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Report: Travel Suppliers Missing Online Market Potential

Travel suppliers are not realizing their full online market share potential, despite projections that U.S. consumers will spend $16.6 billion online in 2003 on leisure and business travel, according to a new report.

Jupiter Communications said in report to its Strategic Planning Services clients that suppliers such as airlines, car rental companies, and hotels have allowed their sites to stagnate and must continue to market aggressively to acquire and improve execution to retain today's travel consumer.

"Online consumers are being courted by more and better travel options, and travel players are letting the opportunity to retain these consumers slip," said Fiona Swerdlow, research analyst for Jupiter's Digital Commerce Strategies.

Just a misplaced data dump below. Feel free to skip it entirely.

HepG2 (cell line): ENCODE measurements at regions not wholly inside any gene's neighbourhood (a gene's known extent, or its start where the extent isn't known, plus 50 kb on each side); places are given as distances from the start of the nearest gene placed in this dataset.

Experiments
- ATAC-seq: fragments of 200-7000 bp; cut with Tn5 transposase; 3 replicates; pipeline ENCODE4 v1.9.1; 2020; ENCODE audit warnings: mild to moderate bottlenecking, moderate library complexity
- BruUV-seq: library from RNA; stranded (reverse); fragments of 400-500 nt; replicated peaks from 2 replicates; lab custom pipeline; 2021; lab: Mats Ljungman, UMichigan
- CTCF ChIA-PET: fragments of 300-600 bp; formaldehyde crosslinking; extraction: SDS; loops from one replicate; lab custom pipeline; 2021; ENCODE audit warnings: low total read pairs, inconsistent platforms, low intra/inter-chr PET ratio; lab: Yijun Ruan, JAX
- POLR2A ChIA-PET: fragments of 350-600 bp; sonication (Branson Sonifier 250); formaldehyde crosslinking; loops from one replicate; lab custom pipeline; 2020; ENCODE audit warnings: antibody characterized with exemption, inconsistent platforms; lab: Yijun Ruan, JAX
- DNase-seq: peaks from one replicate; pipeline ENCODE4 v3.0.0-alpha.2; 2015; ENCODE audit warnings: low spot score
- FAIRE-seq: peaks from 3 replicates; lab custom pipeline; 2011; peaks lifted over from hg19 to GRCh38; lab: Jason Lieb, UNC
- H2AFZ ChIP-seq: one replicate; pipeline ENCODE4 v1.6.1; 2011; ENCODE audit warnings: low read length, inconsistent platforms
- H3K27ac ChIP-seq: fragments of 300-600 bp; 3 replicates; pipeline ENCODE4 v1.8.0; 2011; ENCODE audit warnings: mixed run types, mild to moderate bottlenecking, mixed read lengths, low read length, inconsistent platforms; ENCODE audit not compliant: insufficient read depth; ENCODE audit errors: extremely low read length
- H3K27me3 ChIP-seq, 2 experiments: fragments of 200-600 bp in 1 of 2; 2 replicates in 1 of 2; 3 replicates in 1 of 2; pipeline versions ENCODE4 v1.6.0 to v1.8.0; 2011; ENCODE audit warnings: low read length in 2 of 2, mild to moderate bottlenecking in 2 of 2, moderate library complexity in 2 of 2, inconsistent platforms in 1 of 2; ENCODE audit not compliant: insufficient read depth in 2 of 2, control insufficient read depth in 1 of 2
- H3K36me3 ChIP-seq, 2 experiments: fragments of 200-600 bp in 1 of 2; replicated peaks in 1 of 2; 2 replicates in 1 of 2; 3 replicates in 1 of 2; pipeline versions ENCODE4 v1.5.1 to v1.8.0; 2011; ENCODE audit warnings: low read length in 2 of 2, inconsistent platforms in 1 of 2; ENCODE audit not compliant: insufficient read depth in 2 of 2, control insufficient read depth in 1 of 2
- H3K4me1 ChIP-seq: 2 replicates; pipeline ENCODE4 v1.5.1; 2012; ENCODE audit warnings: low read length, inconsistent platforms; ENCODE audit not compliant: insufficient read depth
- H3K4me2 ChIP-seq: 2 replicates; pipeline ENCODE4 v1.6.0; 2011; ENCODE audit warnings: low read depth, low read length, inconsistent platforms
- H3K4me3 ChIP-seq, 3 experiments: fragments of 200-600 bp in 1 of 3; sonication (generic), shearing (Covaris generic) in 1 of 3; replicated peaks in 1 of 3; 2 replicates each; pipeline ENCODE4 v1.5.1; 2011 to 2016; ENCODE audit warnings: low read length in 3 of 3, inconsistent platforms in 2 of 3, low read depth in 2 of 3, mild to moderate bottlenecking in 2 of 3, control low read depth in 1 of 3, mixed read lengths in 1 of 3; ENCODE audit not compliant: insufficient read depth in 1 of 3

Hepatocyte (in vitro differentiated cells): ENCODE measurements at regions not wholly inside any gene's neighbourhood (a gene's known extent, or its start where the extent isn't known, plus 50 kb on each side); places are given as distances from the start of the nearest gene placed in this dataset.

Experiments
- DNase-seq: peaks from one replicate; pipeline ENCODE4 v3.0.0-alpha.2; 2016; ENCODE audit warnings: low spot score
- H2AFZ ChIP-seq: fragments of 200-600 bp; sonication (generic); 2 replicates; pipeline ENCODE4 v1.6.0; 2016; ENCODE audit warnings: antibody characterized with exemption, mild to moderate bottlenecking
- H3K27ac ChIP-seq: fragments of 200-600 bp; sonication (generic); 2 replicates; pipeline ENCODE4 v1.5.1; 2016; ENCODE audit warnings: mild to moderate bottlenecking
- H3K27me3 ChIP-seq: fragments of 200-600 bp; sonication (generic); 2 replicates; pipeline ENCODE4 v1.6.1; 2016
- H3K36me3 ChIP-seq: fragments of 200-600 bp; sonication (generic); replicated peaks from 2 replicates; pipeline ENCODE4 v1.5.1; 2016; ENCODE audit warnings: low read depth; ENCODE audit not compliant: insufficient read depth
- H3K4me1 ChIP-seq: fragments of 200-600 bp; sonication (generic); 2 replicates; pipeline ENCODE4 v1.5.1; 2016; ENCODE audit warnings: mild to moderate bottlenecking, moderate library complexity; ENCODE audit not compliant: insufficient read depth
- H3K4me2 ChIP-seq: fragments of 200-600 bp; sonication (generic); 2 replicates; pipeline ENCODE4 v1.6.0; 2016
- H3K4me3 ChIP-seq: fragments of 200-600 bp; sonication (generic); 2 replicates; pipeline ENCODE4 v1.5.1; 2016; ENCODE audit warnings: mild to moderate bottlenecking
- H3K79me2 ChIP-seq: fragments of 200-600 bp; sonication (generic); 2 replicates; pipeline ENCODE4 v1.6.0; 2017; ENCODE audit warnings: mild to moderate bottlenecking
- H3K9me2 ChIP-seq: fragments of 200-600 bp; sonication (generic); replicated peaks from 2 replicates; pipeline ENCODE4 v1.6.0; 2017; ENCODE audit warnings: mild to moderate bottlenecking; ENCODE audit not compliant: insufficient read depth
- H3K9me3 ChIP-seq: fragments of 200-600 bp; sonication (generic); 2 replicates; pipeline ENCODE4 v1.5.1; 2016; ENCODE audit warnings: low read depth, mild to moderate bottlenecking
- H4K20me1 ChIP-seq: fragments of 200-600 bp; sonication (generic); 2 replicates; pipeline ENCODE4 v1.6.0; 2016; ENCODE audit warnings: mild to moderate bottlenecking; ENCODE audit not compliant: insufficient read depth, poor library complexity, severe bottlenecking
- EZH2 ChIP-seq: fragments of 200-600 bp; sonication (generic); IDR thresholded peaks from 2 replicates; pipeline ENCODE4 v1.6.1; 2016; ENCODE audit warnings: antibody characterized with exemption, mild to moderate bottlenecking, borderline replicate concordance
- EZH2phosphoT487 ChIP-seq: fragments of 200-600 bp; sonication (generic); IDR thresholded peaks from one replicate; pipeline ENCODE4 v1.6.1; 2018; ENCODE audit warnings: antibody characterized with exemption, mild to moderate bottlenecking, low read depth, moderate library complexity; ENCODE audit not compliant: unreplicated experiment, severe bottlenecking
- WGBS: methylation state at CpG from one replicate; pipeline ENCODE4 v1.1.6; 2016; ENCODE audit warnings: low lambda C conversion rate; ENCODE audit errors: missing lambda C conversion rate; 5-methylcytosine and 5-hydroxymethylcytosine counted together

"In the last two years, suppliers geared up and moved to disintermediate the travel agent market. However, despite falling commissions and increased competition, travel agents have conceded only one percent of the U.S. online travel market."

Jupiter's new travel projections show that air travel will continue to dominate the travel products sold online, representing more than 80 percent of the online travel market. However, as online car and hotel bookings continue to climb, that share will fall to 60 percent of what promises to be a $16.6 billion market in 2003.

Jupiter's research also indicates that 66 percent of online consumers have used the Web to research and or book travel online, which will result in nearly 10 percent of the U.S. travel market will be booking online in 2003.

"Players within the online travel market are not only competing among themselves, they are competing with the off-line travel channel," said Swerdlow. "Even though dollar spending continues to grow, online travel players will not see significant customer growth unless they create online product offerings that simplify the purchasing process and exceed the value of traditional offerings."



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